questions about Rail Trail extension
By CORY ALLYN - Staff Reporter
AMENIA — Despite town Supervisor Wayne Euvrard’s assurances that price negotiations were ongoing, members of the town’s Trail to the Train Committee continue to voice their concerns about the Amenia Town Board’s handling of a project that will create a half-mile extension of the Harlem Valley Rail Trail from the Wassaic Metro-North train station south into the hamlet of Wassaic.
At both the April 14 and 21 meetings, three members of the committee spoke out with concerns, including that the project is taking too long to complete and that cost estimates are more than the town can afford. At the April 21 meeting committee Chair Tonia Shoumatoff spoke in what she said was her first public address at a meeting regarding the project since the board voted 4-1 to choose engineering and design firm WSP Sells over the committee’s pick of Mark Morrison & Associates four months ago.
Shoumatoff said she was “disappointed” in the Town Board for still not having a signed contract nearly five years into the project, and that she felt the project had “serious problems in terms of finances.”
WSP Sells has submitted four initial proposals, all with different cost estimates. The lowest alternative is $707,000, more than $100,000 over the $600,000 ceiling that was initially set for the project.
Two years ago Amenia applied for and received a $480,000 federal grant (with an additional $120,000 match from the town). That grant, Euvrard has pointed out, has required the town to follow strict federal guidelines in choosing an engineering and design firm. One of those restrictions is that the town choose a firm based solely on qualifications, without looking at cost estimates, the supervisor has said.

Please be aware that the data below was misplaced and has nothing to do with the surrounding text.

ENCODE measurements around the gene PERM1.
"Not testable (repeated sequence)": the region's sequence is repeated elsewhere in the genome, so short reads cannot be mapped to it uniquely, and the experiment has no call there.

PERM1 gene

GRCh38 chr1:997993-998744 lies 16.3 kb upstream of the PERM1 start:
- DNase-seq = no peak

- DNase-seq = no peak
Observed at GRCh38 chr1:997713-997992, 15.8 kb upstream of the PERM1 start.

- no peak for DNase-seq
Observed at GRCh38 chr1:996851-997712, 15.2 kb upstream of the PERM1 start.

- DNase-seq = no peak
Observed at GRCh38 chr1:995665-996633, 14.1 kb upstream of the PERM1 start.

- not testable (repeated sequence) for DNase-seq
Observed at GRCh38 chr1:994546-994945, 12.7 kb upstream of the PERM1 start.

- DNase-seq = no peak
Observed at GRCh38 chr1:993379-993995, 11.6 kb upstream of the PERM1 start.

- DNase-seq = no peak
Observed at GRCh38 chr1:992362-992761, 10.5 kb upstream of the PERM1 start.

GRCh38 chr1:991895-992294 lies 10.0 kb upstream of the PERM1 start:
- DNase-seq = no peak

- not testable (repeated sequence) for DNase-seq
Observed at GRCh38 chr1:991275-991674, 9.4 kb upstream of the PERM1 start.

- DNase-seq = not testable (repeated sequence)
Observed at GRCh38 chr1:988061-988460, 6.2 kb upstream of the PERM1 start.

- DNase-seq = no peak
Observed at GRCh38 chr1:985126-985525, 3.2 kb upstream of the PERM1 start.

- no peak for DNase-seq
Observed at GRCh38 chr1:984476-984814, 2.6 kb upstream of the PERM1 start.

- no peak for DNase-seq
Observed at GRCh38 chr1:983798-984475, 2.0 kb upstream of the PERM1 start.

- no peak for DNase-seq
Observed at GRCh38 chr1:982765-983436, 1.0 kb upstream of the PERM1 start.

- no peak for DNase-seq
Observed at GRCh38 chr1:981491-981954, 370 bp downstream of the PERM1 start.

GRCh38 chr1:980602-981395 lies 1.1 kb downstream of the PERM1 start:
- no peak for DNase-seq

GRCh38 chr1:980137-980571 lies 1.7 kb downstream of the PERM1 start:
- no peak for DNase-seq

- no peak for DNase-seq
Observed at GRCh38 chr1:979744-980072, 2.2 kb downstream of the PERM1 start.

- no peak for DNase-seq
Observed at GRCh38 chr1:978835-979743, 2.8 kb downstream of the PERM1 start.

No one is in disagreement that the quotes from WSP Sells are too high; several board members have stressed at recent meetings that the price needs to be negotiated down before the town signs a contract. Euvrard himself said that he would not sign anything without first meeting with the committee and with the approval of the board.
But Shoumatoff said she was skeptical the town would be able to negotiate down to the $600,000 estimate; Euvrard replied that in meeting with county representatives, he had been told numerous times that the project would likely cost more than $600,000 anyway.
In recommending Mark Morrison & Associates, the committee has said that the company believed it could complete the project within the town’s budget. Shoumatoff reiterated that point at the April 21 meeting and said that, in her belief, the town had three options: to negotiate with WSP Sells to bring the price to below $600,000, to turn the project over to the county or to get a second bid to bring the cost down.
Euvrard acknowledged that the committee “has worked hard and has some good points,” but stressed that the board would continue to meet with all of the involved parties to reach an agreement that satisfied everyone.
“We’re going to negotiate and follow procedures,” he reiterated.
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